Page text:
And yet, though it attempts to elevate humanity, under its skin it is actually quite dehumanizing. When someone on the Internet fails you, that is, when a human in the cloud fails you, he can simply be swapped out like a faulty server for someone less error prone and more stable.

This all reminds me of one of one of Dostoevsky’s characters who says,

I love humanity, but I wonder at myself. The more I love humanity in general, the less I love man in particular. In my dreams, I have often come to making enthusiastic schemes for the service of humanity, and perhaps I might actually have faced crucifixion if it had been suddenly necessary; and yet I am incapable of living in the same room with anyone for two days together, as I know by experience. As soon as anyone is near me, his personality disturbs my self-complacency and restricts my freedom. Brother’s Karamozov Part I, Book II, Chapter 4.

Of course, I mean no disrespect to Jim in particular or to any of his relationships. I mean only to point out that a view of “humanity” that is by definition abstract and fleshless will ultimately be found powerless and unhelpful. But like the cloud itself, it will adapt itself and continue to find a stronger and stronger following.

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John Dyer

In my day job, I work at Dallas Theological Seminary, and at night I write Bible software for countries whose leaders could be called "overlords." This one time, I wrote a book about technology and Christian faith. You can find out more about what I'm up to at

4 thoughts on “The Internet is My Religion”

  1. Thanks for sharing this John. I’ve been reading your blog for a couple years now and have always found it thought provoking and encouraging. This post is especially challenging and relevant.

  2. I found myself on the edge of tears multiple times during Jim’s address. My heart ached often as I heard him share his journey.

    We can speculate as to the “why” Jim believes the way he does about God but I think it’s largely irrelevant. While the experiences of our tragically linear life are the crucible in which are formed our beliefs . . . it’s all so personal that we can only share those experiences on occasion with others.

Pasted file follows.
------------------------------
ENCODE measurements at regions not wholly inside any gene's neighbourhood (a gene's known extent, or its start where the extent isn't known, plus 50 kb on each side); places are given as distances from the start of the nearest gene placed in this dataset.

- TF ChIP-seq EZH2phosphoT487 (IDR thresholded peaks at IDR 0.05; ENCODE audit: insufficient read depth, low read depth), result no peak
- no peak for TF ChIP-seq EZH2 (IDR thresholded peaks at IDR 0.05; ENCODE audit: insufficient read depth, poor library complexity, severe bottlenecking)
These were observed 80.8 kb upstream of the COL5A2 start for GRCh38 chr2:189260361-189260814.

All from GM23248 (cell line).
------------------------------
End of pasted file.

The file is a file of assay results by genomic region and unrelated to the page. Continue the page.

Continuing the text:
What struck me the most about the position that Jim puts forth is that it is entirely congruent with the message that he’s rejected. The Christian, Muslim and Jewish faiths (I will use Jim’s approach and call it religion) are all experienced at their best in community. Yet, we must not define community by geography or knowledge. If we are actually “brothers and sisters” then those limitations should not matter.

    The internet thinks little of those limitations. It’s not perfect and we must never confuse community with marketing but the tired old phrase “global community” is more of an apt description of the world in which we experience life than ever before.

  3. He has an amazing story. And I’ve heard his sentiment expressed by theists and atheists alike, though in different words, that God is what we make him. This time he’s repesented as the connected thread of faith and hope through strangers on the Internet. Many keep that concept as concrete, and others let it fade into the pure abstract. People need a construct of keeping hope, especially in despair. I can understand the choice for many to retain belief in the God they know while their world buckles and cracks. A concrete God is kind of like training wheels for balance in a wobbly world.

  4. You chose not to respond directly to this, but, as Christians, what IS our response? And HOW do we respond in a way that isn’t condescending or reactionary? In a world where there are geniuses around every corner (and in every apple bar), how do we observe such great intelligence and such vast lostness and NOT respond? Of course, I KNOW that the answer is to pray and ask for Divine Illusion for the lost because, apart from that, all of us are lost. However, something about that answer fails to satisfy the deep grief in my soul over those who are so misled.